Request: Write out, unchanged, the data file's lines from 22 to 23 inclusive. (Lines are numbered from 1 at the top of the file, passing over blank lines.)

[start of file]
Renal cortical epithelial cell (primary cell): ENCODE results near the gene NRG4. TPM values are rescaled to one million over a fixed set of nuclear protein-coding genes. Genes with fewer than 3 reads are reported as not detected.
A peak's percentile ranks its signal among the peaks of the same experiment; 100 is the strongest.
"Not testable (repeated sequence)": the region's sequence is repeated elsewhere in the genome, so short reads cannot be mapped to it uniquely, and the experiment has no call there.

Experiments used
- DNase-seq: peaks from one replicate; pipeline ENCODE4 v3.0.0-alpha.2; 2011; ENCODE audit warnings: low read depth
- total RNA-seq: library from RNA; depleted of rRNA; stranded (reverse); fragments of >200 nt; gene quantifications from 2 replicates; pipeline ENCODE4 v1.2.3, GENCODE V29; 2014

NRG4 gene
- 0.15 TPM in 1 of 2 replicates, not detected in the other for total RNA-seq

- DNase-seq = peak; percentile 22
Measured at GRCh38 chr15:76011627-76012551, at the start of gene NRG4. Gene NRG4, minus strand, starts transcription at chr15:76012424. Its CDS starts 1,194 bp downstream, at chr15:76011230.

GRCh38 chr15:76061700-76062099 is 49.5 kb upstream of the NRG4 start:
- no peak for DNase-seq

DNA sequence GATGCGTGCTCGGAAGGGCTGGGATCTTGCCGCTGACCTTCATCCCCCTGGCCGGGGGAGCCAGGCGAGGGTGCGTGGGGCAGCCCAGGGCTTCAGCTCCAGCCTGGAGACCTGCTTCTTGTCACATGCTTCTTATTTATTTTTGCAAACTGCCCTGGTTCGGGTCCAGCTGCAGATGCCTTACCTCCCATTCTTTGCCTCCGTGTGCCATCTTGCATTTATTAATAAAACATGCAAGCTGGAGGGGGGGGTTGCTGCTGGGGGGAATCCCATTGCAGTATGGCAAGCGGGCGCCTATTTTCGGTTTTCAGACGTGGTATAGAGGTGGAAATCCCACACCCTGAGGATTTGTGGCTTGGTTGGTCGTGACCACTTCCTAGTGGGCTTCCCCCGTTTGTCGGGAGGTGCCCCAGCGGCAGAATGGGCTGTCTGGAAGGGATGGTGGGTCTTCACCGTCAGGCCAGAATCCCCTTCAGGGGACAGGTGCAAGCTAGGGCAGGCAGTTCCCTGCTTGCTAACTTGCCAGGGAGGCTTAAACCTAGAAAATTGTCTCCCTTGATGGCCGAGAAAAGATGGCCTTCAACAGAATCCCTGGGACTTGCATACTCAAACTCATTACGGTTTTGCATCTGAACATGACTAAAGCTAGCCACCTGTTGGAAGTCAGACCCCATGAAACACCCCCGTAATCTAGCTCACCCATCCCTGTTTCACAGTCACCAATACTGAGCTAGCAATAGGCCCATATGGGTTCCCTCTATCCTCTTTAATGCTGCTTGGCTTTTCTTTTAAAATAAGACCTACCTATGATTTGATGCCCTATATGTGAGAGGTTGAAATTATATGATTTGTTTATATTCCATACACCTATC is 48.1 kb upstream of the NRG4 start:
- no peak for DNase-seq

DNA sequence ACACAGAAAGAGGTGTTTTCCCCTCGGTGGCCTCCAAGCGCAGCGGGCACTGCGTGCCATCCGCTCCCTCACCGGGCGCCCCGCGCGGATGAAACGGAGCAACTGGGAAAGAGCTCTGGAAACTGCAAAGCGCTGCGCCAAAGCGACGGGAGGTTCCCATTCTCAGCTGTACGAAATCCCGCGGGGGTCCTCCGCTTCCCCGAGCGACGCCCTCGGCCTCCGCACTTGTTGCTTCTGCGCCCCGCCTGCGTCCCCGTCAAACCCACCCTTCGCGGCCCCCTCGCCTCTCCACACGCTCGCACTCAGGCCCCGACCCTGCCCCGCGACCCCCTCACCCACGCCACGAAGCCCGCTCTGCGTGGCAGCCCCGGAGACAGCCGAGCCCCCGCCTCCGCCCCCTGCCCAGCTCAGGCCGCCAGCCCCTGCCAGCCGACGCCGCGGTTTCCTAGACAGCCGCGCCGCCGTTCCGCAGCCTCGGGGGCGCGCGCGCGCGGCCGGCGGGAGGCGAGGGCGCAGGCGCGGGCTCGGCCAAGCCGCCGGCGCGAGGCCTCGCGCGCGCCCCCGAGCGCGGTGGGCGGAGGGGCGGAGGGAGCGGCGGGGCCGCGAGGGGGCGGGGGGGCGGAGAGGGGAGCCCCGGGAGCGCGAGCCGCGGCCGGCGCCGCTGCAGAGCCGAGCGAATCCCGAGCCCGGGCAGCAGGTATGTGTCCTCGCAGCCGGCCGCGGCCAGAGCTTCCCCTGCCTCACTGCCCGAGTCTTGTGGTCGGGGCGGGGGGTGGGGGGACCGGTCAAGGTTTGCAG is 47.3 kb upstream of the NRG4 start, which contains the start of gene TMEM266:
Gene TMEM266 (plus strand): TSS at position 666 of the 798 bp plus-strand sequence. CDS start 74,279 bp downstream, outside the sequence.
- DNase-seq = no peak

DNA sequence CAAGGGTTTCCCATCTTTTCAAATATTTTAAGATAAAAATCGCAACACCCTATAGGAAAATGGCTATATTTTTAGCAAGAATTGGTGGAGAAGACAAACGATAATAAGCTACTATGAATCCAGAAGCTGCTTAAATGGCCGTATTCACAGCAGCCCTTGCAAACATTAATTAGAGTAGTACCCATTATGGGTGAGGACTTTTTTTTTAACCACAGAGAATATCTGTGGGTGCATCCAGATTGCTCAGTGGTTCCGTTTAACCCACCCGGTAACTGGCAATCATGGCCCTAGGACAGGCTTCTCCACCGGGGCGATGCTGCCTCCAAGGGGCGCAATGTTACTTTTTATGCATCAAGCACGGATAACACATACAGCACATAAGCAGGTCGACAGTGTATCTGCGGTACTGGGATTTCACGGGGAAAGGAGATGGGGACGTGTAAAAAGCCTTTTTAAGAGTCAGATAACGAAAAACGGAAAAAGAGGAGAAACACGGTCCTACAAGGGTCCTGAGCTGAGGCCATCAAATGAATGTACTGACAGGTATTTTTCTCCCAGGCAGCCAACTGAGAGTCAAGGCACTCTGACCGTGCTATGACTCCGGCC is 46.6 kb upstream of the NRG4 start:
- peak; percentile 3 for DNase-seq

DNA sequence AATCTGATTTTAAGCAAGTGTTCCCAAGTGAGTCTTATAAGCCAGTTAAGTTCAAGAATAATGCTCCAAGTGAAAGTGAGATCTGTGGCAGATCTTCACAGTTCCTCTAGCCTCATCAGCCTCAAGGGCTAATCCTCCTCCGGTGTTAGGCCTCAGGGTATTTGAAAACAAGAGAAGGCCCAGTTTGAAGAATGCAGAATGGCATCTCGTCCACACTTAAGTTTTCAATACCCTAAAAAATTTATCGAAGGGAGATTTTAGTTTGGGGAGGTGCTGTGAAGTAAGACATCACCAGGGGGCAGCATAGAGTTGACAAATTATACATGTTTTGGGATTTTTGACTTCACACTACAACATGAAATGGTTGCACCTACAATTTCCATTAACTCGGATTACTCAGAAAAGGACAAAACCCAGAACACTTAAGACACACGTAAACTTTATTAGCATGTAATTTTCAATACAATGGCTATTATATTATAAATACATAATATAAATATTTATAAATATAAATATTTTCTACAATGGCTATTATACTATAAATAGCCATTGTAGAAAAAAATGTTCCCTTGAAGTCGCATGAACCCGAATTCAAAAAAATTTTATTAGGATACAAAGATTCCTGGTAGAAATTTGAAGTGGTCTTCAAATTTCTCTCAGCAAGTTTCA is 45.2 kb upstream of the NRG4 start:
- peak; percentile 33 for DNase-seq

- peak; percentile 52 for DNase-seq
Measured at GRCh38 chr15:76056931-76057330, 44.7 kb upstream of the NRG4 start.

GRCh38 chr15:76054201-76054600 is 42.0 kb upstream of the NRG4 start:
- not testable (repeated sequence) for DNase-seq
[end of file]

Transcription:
- peak; percentile 52 for DNase-seq
Measured at GRCh38 chr15:76056931-76057330, 44.7 kb upstream of the NRG4 start.